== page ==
End of Europe's Middle Ages

William Langland

Generally accepted as the author of Piers Plowman, Langland seems to have been an educated servant of the Church. Between about 1360 and 1400, he wrote three substantially different versions of Piers. The poem's narrator recounts a dream of allegorical characters like Holy Church, Reason, and Anger discussing and displaying moral and spiritual conditions. Langland puts these characters in the midst of everyday life - so Gluttony, for example, sets out for church, strays into an alehouse, carouses and quarrels with other scoundrels, and finally staggers home, sick and drunk, in the dark. The plowman of the title embodies an ideal of simple virtue. Many of Langland's views resembled those of Wyclif and the Lollards, even though he criticized them for their rebelliousness.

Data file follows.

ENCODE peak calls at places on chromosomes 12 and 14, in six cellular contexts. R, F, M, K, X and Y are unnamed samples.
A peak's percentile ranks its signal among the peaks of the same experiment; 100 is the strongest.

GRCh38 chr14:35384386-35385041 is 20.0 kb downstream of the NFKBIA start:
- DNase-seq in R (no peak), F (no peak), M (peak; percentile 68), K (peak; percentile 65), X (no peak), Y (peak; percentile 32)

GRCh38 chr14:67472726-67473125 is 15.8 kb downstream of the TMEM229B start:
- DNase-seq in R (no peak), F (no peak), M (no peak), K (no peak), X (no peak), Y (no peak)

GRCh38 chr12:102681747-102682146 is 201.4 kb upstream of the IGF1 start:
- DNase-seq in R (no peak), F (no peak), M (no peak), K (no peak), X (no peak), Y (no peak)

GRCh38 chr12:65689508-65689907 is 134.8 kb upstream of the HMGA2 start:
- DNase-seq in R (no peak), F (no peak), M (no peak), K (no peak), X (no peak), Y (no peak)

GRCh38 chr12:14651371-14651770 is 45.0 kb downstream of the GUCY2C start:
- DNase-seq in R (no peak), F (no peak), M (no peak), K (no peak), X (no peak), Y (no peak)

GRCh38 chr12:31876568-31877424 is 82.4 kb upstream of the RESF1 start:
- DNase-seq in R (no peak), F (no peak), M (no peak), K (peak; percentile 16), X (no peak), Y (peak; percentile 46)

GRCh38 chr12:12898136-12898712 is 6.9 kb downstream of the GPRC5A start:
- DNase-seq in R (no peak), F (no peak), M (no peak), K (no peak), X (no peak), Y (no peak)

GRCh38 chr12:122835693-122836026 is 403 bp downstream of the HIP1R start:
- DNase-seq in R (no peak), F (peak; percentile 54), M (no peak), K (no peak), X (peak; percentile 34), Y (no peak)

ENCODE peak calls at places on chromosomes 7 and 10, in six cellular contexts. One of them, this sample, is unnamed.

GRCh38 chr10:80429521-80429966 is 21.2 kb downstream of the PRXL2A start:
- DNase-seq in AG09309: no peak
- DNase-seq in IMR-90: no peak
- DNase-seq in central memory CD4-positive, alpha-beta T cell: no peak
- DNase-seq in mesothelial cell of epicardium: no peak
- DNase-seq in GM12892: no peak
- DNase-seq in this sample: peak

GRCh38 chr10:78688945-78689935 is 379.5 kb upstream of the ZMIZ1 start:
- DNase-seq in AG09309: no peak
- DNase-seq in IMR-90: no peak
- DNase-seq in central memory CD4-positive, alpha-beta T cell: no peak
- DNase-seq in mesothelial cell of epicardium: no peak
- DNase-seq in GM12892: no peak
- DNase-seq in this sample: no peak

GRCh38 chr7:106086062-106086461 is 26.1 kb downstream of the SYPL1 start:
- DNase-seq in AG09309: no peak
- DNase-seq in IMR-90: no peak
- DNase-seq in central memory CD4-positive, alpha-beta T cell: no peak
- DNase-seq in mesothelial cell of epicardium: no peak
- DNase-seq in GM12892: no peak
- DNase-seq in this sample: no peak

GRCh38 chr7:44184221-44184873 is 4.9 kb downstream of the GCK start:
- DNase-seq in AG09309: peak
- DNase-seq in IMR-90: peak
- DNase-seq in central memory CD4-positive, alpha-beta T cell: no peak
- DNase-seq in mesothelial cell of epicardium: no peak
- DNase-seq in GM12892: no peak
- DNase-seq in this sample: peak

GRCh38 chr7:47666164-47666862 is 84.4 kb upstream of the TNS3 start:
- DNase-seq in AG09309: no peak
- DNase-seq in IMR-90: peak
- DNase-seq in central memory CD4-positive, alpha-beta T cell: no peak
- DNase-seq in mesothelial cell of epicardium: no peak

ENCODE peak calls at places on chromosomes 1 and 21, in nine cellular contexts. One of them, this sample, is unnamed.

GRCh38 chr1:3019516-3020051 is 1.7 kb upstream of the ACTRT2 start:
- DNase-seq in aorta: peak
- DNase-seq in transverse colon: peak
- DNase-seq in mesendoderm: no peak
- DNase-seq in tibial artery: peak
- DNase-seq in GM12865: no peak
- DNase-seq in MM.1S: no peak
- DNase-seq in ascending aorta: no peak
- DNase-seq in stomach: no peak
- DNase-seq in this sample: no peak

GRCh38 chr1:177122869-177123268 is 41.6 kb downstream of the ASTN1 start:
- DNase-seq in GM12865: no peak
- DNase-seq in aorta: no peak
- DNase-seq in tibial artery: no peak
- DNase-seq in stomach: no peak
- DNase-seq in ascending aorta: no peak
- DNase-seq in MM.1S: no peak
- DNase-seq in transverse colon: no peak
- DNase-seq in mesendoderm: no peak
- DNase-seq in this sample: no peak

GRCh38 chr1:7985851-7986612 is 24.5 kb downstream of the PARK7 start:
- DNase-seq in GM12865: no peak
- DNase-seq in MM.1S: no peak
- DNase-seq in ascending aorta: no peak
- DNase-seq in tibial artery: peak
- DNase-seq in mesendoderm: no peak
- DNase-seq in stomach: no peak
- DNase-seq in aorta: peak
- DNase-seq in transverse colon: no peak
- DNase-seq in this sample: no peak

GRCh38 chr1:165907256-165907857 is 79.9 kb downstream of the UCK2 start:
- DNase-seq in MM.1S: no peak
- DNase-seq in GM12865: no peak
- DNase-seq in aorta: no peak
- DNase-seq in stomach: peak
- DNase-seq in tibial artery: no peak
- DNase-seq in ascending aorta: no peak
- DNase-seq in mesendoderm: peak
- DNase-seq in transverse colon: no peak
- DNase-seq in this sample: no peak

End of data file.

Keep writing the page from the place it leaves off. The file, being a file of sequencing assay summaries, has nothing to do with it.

- Janis Svilpis, Department of English, University of Calgary

  Piers Plowman (excerpt)

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The End of Europe's Middle Ages / Applied History Research Group / University of Calgary
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